The famous case of Levi Strauss & Co. v. Imperial Online Services Pvt. Ltd. is bound to become a landmark decision in the field of non-traditional trademark protection. The fundamental question in this case was whether stitching patterns were qualified for trademark protection under the Trade Marks Act, 1999. The distinctive style on Levi’s jeans was granted trademark protection and was designated as a well-known mark. Justice Pratibha M. Singh ordered an injunction to prevent the defendants, Imperial Online Services Pvt. Ltd, from misusing the ‘Arcuate Stitching Design’.

Facts of the Case 

The plaintiffs, Levi Strauss & Co., a well-known clothing brand, filed a suit in the Delhi High Court against Imperial Online Services Private Limited & Ors. for trademark infringement, passing off, and copyright infringement of their trademark ‘Arcuate Stitching Design’. The first trademark registration for the ‘Arcuate Stitching Design’ was issued in the United States in 1943. The plaintiffs have registered the trademark in various countries since then, as evidenced by the documentation on file. The complaint also included a request that the ‘Arcuate Stitching Design’ be declared a well-known mark under the rules of the Trademark Act of 1999.

Are stitching patterns eligible for protection as a trademark?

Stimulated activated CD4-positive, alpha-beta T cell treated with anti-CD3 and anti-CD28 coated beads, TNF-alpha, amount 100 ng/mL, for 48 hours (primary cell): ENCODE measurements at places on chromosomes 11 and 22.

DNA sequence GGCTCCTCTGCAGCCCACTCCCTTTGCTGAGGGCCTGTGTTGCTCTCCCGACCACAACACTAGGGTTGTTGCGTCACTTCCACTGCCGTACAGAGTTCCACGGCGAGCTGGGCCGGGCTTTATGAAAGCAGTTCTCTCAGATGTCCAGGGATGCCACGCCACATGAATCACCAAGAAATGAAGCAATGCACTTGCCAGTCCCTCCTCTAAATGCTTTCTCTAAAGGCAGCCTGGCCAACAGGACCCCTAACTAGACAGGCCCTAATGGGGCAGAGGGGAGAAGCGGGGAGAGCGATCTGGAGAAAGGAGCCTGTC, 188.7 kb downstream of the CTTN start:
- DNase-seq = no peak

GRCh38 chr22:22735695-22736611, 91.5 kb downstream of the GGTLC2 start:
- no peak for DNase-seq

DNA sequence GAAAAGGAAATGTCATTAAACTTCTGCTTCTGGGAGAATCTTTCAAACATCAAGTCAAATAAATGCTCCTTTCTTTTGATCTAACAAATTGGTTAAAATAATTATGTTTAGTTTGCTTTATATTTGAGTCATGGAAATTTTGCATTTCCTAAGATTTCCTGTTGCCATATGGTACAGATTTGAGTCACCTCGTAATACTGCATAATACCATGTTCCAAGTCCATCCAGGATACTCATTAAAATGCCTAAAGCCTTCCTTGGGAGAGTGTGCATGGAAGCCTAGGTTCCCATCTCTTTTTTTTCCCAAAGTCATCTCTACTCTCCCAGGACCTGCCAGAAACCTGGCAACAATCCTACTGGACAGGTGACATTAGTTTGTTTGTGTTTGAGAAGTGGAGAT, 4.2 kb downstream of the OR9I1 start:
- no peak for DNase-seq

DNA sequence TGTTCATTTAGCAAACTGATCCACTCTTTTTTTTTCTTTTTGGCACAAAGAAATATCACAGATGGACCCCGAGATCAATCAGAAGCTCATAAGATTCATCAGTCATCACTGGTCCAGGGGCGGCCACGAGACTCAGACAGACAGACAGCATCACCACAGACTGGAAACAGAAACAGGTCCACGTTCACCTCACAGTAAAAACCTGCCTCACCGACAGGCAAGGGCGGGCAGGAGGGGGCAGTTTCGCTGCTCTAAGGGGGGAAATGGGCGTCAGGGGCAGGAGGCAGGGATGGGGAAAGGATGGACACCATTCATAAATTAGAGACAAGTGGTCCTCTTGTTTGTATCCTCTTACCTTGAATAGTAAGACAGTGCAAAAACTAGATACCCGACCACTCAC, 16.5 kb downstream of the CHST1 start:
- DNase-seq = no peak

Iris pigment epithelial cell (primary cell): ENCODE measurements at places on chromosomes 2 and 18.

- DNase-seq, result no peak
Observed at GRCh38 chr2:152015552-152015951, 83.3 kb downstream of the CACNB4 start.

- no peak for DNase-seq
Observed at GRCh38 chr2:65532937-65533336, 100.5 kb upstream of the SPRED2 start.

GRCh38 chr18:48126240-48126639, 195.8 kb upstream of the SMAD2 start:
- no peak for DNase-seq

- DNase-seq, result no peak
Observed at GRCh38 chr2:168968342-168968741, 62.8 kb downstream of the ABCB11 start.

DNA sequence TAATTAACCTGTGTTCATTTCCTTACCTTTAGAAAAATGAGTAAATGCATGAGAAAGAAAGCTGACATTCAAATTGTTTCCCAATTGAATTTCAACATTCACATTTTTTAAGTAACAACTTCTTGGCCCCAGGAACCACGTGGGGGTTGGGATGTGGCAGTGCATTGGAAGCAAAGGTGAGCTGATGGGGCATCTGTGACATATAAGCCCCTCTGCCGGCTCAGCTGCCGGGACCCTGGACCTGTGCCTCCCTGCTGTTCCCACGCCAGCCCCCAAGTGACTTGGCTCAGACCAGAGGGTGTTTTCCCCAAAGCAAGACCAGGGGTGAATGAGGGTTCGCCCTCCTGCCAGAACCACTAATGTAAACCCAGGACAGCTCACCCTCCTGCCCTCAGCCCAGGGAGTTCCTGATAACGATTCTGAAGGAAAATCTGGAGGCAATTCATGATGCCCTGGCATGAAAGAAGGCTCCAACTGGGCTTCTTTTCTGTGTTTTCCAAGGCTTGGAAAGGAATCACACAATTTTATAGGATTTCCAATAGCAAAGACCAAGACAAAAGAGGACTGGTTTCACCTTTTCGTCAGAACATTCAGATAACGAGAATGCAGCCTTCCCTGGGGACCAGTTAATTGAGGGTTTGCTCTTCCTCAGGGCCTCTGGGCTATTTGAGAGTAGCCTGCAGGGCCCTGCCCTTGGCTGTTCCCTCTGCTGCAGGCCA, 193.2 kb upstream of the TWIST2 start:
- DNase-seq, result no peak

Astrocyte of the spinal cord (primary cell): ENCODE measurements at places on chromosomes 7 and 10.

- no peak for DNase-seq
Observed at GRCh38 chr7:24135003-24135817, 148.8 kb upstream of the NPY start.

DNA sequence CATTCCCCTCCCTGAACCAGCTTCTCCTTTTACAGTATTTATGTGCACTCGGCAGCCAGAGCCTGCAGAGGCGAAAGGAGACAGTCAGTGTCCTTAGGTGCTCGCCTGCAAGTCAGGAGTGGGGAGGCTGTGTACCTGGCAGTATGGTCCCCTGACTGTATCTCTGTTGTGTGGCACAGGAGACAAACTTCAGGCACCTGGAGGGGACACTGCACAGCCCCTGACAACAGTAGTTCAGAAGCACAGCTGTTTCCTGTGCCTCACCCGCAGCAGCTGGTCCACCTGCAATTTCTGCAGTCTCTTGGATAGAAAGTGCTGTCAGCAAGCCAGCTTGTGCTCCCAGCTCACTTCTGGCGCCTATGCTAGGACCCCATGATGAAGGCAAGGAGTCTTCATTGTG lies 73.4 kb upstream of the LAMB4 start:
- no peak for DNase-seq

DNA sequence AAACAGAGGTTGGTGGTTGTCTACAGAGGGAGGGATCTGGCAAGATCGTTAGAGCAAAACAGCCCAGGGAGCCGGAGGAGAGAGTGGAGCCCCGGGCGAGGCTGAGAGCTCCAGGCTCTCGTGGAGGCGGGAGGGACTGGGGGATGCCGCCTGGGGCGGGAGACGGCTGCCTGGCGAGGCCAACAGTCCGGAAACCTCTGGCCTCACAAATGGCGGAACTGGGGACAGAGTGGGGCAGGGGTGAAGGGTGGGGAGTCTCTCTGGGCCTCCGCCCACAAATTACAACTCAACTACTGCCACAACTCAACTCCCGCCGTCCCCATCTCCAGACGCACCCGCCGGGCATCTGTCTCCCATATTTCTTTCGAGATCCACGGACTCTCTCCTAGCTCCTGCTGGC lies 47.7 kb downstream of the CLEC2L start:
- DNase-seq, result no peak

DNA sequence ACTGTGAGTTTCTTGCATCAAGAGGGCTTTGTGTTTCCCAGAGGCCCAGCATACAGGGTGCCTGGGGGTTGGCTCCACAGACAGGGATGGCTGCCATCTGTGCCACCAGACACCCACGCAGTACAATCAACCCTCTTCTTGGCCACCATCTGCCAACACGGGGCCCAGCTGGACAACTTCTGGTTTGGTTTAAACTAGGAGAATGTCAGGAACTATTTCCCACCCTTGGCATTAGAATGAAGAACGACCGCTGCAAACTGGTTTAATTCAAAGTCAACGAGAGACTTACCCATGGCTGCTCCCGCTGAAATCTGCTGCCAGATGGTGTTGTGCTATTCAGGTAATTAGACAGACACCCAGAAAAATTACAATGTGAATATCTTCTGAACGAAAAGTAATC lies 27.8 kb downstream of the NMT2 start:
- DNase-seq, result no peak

In plain terms, a trademark is a mark used by merchants to aid in identification of their products/services. It is the trademark that we as consumers use to identify these goods and associate it with its owner. Traditional and non-traditional trademarks are two sorts of trademarks. Names, words, gadgets, logos, labels/packaging, letters, numbers, and so forth are examples of the former. However, over time, the conception of trademarks has extended to colour combinations, form of things, product patterns, noises and smell. The aforementioned types fall under the category of traditional trademarks. This dispute is about whether a non-traditional trademark and a pattern of Arcuate Stitching Design, which is a distinctive characteristic of Levi Strauss & Co. jeans, should be considered a trademark or not. The action seeks trademark recognition for the design under Section 2(m) of the Trade Marks Act of 1999, which defines a mark as a device, brand, heading, label, ticket, name, signature, word, letter, numeral, a form of products, packaging, or colour combination or any combination thereof. This historic decision declares that the stitching design can be trademarked and leaves a scope for people to ponder upon securing trademark registration for unusual or non-traditional marks.